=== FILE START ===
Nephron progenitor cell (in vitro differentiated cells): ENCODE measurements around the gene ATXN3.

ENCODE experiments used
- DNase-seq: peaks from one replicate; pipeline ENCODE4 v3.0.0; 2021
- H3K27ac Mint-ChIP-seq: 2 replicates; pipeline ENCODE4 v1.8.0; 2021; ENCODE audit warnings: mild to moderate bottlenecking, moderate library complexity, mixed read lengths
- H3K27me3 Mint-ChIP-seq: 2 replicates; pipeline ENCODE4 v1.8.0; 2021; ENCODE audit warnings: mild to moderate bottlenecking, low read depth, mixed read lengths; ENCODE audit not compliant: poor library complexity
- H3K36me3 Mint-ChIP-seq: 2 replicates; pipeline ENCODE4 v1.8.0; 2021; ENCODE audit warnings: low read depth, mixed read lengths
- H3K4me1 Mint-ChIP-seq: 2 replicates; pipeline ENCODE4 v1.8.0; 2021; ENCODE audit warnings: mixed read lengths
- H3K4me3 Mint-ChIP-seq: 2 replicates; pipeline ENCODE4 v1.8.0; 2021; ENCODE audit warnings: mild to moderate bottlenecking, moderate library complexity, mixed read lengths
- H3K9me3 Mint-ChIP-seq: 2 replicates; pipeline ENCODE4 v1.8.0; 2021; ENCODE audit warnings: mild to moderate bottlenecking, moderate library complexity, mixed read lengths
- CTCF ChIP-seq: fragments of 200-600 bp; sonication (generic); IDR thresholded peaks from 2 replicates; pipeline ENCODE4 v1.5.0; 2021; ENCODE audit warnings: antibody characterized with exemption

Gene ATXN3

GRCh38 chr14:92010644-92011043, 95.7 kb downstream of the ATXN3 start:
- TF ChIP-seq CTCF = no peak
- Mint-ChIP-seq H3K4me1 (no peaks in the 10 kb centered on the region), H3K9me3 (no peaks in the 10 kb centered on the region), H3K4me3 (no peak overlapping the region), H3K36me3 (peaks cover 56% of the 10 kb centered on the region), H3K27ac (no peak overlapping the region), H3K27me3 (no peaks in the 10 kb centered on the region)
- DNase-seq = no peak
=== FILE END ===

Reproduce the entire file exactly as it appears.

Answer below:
Nephron progenitor cell (in vitro differentiated cells): ENCODE measurements around the gene ATXN3.

ENCODE experiments used
- DNase-seq: peaks from one replicate; pipeline ENCODE4 v3.0.0; 2021
- H3K27ac Mint-ChIP-seq: 2 replicates; pipeline ENCODE4 v1.8.0; 2021; ENCODE audit warnings: mild to moderate bottlenecking, moderate library complexity, mixed read lengths
- H3K27me3 Mint-ChIP-seq: 2 replicates; pipeline ENCODE4 v1.8.0; 2021; ENCODE audit warnings: mild to moderate bottlenecking, low read depth, mixed read lengths; ENCODE audit not compliant: poor library complexity
- H3K36me3 Mint-ChIP-seq: 2 replicates; pipeline ENCODE4 v1.8.0; 2021; ENCODE audit warnings: low read depth, mixed read lengths
- H3K4me1 Mint-ChIP-seq: 2 replicates; pipeline ENCODE4 v1.8.0; 2021; ENCODE audit warnings: mixed read lengths
- H3K4me3 Mint-ChIP-seq: 2 replicates; pipeline ENCODE4 v1.8.0; 2021; ENCODE audit warnings: mild to moderate bottlenecking, moderate library complexity, mixed read lengths
- H3K9me3 Mint-ChIP-seq: 2 replicates; pipeline ENCODE4 v1.8.0; 2021; ENCODE audit warnings: mild to moderate bottlenecking, moderate library complexity, mixed read lengths
- CTCF ChIP-seq: fragments of 200-600 bp; sonication (generic); IDR thresholded peaks from 2 replicates; pipeline ENCODE4 v1.5.0; 2021; ENCODE audit warnings: antibody characterized with exemption

Gene ATXN3

GRCh38 chr14:92010644-92011043, 95.7 kb downstream of the ATXN3 start:
- TF ChIP-seq CTCF = no peak
- Mint-ChIP-seq H3K4me1 (no peaks in the 10 kb centered on the region), H3K9me3 (no peaks in the 10 kb centered on the region), H3K4me3 (no peak overlapping the region), H3K36me3 (peaks cover 56% of the 10 kb centered on the region), H3K27ac (no peak overlapping the region), H3K27me3 (no peaks in the 10 kb centered on the region)
- DNase-seq = no peak